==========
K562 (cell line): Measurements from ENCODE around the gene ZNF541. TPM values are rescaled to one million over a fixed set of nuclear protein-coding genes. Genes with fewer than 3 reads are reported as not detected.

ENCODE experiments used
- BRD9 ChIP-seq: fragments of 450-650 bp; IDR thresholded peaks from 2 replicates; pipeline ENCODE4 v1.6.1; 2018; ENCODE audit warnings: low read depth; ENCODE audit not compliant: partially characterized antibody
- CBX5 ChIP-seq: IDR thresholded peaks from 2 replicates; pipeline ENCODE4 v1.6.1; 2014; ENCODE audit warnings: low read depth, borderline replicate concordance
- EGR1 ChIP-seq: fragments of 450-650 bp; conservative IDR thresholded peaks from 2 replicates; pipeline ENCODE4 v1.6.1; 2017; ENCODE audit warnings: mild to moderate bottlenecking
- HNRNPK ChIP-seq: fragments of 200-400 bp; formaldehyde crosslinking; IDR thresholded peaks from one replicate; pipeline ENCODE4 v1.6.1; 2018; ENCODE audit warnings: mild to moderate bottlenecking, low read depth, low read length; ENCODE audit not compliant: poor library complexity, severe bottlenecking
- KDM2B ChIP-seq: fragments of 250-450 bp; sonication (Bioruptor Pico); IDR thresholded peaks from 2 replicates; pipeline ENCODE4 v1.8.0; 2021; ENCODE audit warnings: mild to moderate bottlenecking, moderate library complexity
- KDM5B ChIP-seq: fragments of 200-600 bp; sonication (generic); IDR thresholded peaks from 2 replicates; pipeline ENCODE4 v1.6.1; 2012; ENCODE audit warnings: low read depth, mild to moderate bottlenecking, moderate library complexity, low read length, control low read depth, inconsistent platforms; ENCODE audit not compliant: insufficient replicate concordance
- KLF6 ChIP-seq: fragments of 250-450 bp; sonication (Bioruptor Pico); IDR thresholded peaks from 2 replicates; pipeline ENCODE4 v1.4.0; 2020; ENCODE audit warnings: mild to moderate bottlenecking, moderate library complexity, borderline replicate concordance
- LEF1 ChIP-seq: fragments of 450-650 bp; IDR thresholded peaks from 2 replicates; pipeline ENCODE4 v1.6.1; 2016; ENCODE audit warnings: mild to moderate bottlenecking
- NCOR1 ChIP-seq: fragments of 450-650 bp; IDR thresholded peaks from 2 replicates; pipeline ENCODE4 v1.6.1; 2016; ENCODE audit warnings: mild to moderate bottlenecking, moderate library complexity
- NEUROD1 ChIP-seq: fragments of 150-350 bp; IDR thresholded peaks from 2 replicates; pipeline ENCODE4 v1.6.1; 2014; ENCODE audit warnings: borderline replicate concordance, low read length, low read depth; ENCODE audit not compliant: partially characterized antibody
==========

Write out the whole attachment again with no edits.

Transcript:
K562 (cell line): Measurements from ENCODE around the gene ZNF541. TPM values are rescaled to one million over a fixed set of nuclear protein-coding genes. Genes with fewer than 3 reads are reported as not detected.

ENCODE experiments used
- BRD9 ChIP-seq: fragments of 450-650 bp; IDR thresholded peaks from 2 replicates; pipeline ENCODE4 v1.6.1; 2018; ENCODE audit warnings: low read depth; ENCODE audit not compliant: partially characterized antibody
- CBX5 ChIP-seq: IDR thresholded peaks from 2 replicates; pipeline ENCODE4 v1.6.1; 2014; ENCODE audit warnings: low read depth, borderline replicate concordance
- EGR1 ChIP-seq: fragments of 450-650 bp; conservative IDR thresholded peaks from 2 replicates; pipeline ENCODE4 v1.6.1; 2017; ENCODE audit warnings: mild to moderate bottlenecking
- HNRNPK ChIP-seq: fragments of 200-400 bp; formaldehyde crosslinking; IDR thresholded peaks from one replicate; pipeline ENCODE4 v1.6.1; 2018; ENCODE audit warnings: mild to moderate bottlenecking, low read depth, low read length; ENCODE audit not compliant: poor library complexity, severe bottlenecking
- KDM2B ChIP-seq: fragments of 250-450 bp; sonication (Bioruptor Pico); IDR thresholded peaks from 2 replicates; pipeline ENCODE4 v1.8.0; 2021; ENCODE audit warnings: mild to moderate bottlenecking, moderate library complexity
- KDM5B ChIP-seq: fragments of 200-600 bp; sonication (generic); IDR thresholded peaks from 2 replicates; pipeline ENCODE4 v1.6.1; 2012; ENCODE audit warnings: low read depth, mild to moderate bottlenecking, moderate library complexity, low read length, control low read depth, inconsistent platforms; ENCODE audit not compliant: insufficient replicate concordance
- KLF6 ChIP-seq: fragments of 250-450 bp; sonication (Bioruptor Pico); IDR thresholded peaks from 2 replicates; pipeline ENCODE4 v1.4.0; 2020; ENCODE audit warnings: mild to moderate bottlenecking, moderate library complexity, borderline replicate concordance
- LEF1 ChIP-seq: fragments of 450-650 bp; IDR thresholded peaks from 2 replicates; pipeline ENCODE4 v1.6.1; 2016; ENCODE audit warnings: mild to moderate bottlenecking
- NCOR1 ChIP-seq: fragments of 450-650 bp; IDR thresholded peaks from 2 replicates; pipeline ENCODE4 v1.6.1; 2016; ENCODE audit warnings: mild to moderate bottlenecking, moderate library complexity
- NEUROD1 ChIP-seq: fragments of 150-350 bp; IDR thresholded peaks from 2 replicates; pipeline ENCODE4 v1.6.1; 2014; ENCODE audit warnings: borderline replicate concordance, low read length, low read depth; ENCODE audit not compliant: partially characterized antibody